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construe

[v. kuh n-stroo or, esp. British, kon-stroo; n. kon-stroo] /v. kənˈstru or, esp. British, ˈkɒn stru; n. ˈkɒn stru/
verb (used with object), construed, construing.
1.
to give the meaning or intention of; explain; interpret.
2.
to deduce by inference or interpretation; infer:
He construed her intentions from her gestures.
3.
to translate, especially orally.
4.
to analyze the syntax of; to rehearse the applicable grammatical rules of:
to construe a sentence.
5.
to arrange or combine (words, phrases, etc.) syntactically.
verb (used without object), construed, construing.
6.
to admit of grammatical analysis or interpretation.
noun
7.
the act of construing.
8.
something that is construed.
Origin of construe
1325-1375
1325-75; Middle English construen < Latin construere to put together, build, equivalent to con- con- + struere to pile up, arrange, perhaps akin to sternere to spread, strew; see stratum
Related forms
construer, noun
unconstrued, adjective
Dictionary.com Unabridged
Based on the Random House Dictionary, © Random House, Inc. 2015.
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Examples from the Web for construe
Historical Examples
  • construe it how one might, there would be at least some awkwardness in accepting such hospitality.

  • But you must not, my dearest friend, construe common gratitude into love.

    Clarissa, Volume 1 (of 9) Samuel Richardson
  • More I dare not here say; nor must I drop a hint which another eye than thine might be able to construe.

    Red Gauntlet Sir Walter Scott
  • And even if he had, we must not construe any trifling peculiarity into madness.

    Barnaby Rudge Charles Dickens
  • And now—and now—will you love me less that you know a secret in my being which I have told to no other,—cannot construe to myself?

    A Strange Story, Complete Edward Bulwer-Lytton
  • But in every case the early practice did not construe this to include the Territories.

    Problems of Expansion Whitelaw Reid
  • You have a way of getting off with a jest, but I always feel that if I say a word, they'll construe it into a proposal.

    Fruits of Culture Leo Tolstoy
  • Any attempt to construe the purposes of Deity must be liable to the same misapplication.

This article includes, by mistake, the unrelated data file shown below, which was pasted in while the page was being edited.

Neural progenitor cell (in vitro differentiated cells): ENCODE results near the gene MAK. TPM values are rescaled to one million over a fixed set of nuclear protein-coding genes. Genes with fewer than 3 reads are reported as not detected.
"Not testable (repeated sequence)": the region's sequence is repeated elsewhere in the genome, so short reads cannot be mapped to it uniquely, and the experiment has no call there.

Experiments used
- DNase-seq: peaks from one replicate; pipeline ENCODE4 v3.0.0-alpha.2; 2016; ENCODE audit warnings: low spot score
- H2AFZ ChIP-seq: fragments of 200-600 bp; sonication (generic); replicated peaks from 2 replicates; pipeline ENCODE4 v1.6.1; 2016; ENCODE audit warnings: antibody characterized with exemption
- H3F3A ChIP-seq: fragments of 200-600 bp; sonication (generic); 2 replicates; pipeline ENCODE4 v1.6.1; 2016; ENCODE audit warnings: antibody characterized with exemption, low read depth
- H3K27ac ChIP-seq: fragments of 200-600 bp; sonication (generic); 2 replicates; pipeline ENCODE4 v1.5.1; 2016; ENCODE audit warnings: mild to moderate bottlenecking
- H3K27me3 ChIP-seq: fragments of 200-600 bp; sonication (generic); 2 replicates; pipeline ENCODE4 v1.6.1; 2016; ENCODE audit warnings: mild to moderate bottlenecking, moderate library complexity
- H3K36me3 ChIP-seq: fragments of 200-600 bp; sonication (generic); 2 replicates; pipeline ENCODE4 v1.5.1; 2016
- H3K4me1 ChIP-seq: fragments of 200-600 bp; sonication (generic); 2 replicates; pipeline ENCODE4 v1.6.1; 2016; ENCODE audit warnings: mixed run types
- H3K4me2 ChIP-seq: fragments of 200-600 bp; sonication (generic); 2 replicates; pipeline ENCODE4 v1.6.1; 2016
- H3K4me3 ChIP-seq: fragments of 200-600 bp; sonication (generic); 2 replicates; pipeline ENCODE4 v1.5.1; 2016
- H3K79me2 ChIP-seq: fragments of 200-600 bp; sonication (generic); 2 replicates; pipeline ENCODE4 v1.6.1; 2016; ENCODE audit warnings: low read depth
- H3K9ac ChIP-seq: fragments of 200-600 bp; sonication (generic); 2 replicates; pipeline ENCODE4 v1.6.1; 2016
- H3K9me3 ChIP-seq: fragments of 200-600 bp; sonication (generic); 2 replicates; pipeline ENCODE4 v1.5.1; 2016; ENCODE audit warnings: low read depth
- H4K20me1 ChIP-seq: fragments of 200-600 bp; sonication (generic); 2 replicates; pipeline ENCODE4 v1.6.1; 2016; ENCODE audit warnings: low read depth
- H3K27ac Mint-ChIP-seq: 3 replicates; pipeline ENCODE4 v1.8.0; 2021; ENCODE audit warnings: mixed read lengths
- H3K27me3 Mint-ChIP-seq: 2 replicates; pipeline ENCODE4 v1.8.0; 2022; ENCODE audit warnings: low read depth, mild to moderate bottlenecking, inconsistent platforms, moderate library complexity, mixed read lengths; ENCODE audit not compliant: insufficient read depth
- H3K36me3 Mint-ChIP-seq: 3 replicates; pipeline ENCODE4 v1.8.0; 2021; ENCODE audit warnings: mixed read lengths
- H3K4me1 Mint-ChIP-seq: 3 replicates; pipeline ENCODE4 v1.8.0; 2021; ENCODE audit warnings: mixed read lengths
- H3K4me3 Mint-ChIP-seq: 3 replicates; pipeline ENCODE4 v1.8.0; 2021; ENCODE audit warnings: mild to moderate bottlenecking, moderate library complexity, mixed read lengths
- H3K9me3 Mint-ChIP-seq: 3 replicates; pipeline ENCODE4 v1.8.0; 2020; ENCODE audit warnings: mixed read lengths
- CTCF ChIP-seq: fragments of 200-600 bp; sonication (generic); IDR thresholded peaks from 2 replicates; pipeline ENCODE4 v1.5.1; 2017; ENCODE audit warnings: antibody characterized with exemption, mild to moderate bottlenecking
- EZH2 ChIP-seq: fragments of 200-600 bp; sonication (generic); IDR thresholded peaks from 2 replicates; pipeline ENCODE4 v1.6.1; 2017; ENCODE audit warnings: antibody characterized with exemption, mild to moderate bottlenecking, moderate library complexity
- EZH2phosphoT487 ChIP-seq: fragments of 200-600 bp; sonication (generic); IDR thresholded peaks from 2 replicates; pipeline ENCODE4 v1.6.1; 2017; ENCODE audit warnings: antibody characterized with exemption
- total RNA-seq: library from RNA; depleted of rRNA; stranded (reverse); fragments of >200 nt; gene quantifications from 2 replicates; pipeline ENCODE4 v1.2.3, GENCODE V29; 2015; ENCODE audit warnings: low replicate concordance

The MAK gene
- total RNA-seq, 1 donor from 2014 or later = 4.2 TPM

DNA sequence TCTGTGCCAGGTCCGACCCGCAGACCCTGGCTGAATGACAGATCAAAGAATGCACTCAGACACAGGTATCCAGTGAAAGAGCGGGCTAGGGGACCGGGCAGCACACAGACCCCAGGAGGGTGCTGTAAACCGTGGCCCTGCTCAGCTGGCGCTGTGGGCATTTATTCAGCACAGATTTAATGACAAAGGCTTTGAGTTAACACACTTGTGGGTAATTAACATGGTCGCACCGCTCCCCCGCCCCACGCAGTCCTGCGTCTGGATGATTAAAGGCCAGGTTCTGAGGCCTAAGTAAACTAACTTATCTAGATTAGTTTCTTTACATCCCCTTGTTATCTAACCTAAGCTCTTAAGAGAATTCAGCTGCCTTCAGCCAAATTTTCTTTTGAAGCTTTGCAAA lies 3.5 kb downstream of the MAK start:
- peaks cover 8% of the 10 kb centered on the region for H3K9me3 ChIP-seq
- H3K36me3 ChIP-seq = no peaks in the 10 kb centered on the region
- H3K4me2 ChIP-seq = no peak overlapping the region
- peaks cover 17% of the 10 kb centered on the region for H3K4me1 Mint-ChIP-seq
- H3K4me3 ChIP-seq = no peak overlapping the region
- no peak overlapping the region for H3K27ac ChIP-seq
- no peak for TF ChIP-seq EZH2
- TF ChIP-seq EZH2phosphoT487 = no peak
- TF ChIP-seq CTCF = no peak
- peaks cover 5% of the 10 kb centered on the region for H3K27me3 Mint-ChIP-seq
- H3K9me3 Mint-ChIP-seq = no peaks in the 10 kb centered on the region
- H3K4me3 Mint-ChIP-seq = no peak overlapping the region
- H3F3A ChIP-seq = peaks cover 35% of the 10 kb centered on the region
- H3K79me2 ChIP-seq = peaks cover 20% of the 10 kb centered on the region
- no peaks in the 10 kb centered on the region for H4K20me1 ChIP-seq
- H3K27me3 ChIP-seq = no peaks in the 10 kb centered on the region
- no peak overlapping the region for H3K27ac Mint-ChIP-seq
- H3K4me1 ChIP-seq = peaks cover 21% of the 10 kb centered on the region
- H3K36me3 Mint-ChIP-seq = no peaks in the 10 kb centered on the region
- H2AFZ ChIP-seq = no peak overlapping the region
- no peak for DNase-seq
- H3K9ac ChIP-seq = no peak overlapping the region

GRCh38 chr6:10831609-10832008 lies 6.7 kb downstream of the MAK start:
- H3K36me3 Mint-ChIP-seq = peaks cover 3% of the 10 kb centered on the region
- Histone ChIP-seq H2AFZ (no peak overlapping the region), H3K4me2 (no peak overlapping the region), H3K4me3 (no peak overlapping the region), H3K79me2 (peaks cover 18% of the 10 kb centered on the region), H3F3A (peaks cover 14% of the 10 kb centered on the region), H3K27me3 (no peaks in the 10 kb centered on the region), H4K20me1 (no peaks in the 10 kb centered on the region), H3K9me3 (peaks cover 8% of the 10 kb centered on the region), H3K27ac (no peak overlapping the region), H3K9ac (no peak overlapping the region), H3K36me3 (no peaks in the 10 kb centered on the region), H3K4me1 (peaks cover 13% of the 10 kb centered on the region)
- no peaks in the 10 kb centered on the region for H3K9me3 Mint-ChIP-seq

Western Characters J. L. McConnel
  • I trust that no one will construe this as an attack on the Industrial Workers of the World.

    Socialism: Positive and Negative Robert Rives La Monte
  • The April sun seemed to stir in him a vague feeling that he could not construe.

British Dictionary definitions for construe

construe

/kənˈstruː/
verb (mainly transitive) -strues, -struing, -strued
1.
to interpret the meaning of (something): you can construe that in different ways
2.
(may take a clause as object) to discover by inference; deduce
3.
to analyse the grammatical structure of; parse (esp a Latin or Greek text as a preliminary to translation)
4.
to combine (words) syntactically
5.
(also intransitive) (old-fashioned) to translate literally, esp aloud as an academic exercise
noun
6.
(old-fashioned) something that is construed, such as a piece of translation
Derived Forms
construable, adjective
construability, noun
construer, noun
Word Origin
C14: from Latin construere to pile up; see construct
Collins English Dictionary - Complete & Unabridged 2012 Digital Edition
© William Collins Sons & Co. Ltd. 1979, 1986 © HarperCollins
Publishers 1998, 2000, 2003, 2005, 2006, 2007, 2009, 2012
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Word Origin and History for construe
v.

late 14c., from Late Latin construere "to relate grammatically," in classical Latin "to build up, pile together" (see construction); also see construct (v.), which is a later acquisition of the same word. Related: Construed; construing; construal.

Online Etymology Dictionary, © 2010 Douglas Harper
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